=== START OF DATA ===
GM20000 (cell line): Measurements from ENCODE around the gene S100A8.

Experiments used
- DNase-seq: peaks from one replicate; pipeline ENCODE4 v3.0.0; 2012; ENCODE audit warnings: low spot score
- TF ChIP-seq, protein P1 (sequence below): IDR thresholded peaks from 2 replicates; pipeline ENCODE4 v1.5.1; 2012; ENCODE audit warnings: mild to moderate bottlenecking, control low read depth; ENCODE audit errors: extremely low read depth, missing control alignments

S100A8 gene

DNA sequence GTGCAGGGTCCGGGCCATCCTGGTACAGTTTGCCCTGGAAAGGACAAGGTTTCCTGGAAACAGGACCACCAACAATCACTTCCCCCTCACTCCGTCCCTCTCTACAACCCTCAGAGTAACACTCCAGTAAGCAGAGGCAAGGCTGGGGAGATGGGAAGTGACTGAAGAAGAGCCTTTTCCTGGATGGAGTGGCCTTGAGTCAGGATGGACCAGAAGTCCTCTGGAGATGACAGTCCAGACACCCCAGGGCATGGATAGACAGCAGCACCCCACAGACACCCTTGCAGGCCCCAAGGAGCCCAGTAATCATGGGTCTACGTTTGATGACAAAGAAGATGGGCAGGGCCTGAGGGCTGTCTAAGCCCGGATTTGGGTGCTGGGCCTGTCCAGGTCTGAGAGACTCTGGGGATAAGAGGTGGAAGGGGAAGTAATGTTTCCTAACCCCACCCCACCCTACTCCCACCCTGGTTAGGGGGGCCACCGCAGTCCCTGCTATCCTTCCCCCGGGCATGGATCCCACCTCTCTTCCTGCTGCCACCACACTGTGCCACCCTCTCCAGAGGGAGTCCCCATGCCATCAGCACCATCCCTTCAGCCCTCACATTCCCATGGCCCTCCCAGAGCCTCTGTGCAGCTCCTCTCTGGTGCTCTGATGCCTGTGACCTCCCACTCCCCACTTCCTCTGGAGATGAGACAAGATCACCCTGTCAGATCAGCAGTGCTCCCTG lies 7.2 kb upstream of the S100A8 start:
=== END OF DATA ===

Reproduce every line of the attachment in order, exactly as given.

GM20000 (cell line): Measurements from ENCODE around the gene S100A8.

Experiments used
- DNase-seq: peaks from one replicate; pipeline ENCODE4 v3.0.0; 2012; ENCODE audit warnings: low spot score
- TF ChIP-seq, protein P1 (sequence below): IDR thresholded peaks from 2 replicates; pipeline ENCODE4 v1.5.1; 2012; ENCODE audit warnings: mild to moderate bottlenecking, control low read depth; ENCODE audit errors: extremely low read depth, missing control alignments

S100A8 gene

DNA sequence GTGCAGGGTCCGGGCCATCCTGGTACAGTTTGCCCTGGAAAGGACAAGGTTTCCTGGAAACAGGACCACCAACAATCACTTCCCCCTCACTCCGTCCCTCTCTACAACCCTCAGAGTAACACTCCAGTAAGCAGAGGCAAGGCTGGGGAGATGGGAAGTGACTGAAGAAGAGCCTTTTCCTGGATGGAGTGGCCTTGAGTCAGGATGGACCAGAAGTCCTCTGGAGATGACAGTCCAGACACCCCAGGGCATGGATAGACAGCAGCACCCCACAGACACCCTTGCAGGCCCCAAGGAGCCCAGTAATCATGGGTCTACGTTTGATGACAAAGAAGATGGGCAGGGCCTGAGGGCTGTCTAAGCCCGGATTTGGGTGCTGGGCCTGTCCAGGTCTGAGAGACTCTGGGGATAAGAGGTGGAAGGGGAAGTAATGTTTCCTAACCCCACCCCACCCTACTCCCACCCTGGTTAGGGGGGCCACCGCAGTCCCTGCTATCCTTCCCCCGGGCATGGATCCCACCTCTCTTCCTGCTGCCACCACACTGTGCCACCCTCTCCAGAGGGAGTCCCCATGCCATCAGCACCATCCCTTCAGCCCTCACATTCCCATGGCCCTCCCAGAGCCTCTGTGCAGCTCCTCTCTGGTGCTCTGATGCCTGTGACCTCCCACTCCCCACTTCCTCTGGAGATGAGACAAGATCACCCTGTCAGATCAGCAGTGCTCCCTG lies 7.2 kb upstream of the S100A8 start: